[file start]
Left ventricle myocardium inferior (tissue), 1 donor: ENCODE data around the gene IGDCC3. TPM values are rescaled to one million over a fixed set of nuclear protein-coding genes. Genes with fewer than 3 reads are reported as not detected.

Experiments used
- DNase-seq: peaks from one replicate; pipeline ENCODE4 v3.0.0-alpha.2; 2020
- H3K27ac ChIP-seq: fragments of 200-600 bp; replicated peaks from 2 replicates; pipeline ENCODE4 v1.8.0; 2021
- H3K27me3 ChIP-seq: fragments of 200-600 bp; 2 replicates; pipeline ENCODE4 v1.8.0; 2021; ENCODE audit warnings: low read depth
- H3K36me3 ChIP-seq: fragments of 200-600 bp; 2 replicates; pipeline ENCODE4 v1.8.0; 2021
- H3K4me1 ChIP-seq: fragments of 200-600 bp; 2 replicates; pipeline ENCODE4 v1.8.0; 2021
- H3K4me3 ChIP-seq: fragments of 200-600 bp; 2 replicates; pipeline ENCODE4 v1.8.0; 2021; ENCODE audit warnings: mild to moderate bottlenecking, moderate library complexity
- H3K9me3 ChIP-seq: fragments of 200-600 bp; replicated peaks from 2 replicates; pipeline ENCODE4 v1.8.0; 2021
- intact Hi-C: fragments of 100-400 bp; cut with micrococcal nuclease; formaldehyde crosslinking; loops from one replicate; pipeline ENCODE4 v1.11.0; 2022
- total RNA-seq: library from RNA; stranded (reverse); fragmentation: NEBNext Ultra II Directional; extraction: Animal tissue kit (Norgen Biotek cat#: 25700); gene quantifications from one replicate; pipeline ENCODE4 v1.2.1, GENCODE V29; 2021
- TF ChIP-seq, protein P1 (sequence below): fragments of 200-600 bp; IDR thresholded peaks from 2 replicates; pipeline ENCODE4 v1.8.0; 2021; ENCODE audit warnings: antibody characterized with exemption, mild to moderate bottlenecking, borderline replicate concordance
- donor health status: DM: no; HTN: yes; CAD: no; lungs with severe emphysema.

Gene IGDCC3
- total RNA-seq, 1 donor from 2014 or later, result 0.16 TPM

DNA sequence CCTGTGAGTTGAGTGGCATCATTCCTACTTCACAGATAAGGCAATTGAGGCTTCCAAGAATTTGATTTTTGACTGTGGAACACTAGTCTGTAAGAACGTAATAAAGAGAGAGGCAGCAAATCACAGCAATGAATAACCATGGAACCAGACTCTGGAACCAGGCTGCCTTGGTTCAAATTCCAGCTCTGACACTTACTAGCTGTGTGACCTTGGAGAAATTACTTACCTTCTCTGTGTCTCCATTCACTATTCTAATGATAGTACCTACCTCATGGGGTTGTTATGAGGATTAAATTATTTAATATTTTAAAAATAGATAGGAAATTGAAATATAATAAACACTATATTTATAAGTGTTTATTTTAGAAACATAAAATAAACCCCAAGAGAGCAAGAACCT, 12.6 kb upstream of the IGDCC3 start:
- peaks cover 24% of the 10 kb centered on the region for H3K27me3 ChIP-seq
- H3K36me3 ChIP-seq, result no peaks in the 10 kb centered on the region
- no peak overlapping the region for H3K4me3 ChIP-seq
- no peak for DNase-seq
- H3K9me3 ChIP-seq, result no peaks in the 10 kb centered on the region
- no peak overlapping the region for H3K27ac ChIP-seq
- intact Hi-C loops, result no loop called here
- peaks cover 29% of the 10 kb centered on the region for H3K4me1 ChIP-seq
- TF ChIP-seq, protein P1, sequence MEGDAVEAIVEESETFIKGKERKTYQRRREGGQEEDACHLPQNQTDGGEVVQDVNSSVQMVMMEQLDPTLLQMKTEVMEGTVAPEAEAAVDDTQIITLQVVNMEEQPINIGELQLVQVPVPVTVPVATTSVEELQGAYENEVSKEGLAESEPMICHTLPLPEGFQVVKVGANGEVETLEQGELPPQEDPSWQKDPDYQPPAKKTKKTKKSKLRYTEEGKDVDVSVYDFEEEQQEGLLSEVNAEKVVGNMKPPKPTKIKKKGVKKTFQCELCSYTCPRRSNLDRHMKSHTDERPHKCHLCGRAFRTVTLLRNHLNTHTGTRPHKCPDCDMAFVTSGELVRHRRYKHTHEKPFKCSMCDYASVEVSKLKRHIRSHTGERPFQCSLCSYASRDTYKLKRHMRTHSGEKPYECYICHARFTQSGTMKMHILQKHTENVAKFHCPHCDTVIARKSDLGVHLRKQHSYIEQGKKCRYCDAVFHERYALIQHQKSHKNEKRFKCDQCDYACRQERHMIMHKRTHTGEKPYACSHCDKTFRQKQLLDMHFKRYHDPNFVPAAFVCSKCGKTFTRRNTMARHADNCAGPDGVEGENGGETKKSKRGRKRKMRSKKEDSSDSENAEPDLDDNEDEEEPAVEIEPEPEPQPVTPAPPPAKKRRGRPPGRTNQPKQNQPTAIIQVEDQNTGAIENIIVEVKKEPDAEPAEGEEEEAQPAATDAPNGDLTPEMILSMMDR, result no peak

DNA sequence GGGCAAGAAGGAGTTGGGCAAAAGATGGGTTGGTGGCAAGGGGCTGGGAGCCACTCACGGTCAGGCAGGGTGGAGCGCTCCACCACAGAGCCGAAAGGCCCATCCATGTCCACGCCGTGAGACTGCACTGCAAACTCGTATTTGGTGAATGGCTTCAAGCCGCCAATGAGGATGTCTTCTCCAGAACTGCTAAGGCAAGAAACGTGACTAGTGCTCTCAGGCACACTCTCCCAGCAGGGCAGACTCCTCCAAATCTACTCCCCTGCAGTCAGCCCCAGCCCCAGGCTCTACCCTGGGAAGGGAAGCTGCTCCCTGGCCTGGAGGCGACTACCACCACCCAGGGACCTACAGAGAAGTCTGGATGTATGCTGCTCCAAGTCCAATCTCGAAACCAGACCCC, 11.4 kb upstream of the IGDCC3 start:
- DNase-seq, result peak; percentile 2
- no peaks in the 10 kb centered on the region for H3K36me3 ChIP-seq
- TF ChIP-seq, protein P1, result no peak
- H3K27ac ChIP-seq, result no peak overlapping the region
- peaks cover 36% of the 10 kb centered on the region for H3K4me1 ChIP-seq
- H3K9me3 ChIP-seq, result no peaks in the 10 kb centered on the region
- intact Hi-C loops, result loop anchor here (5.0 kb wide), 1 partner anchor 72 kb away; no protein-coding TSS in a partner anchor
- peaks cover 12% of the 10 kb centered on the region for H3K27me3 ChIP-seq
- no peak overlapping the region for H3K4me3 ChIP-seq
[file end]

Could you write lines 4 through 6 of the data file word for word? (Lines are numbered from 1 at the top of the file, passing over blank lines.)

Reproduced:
- H3K27ac ChIP-seq: fragments of 200-600 bp; replicated peaks from 2 replicates; pipeline ENCODE4 v1.8.0; 2021
- H3K27me3 ChIP-seq: fragments of 200-600 bp; 2 replicates; pipeline ENCODE4 v1.8.0; 2021; ENCODE audit warnings: low read depth
- H3K36me3 ChIP-seq: fragments of 200-600 bp; 2 replicates; pipeline ENCODE4 v1.8.0; 2021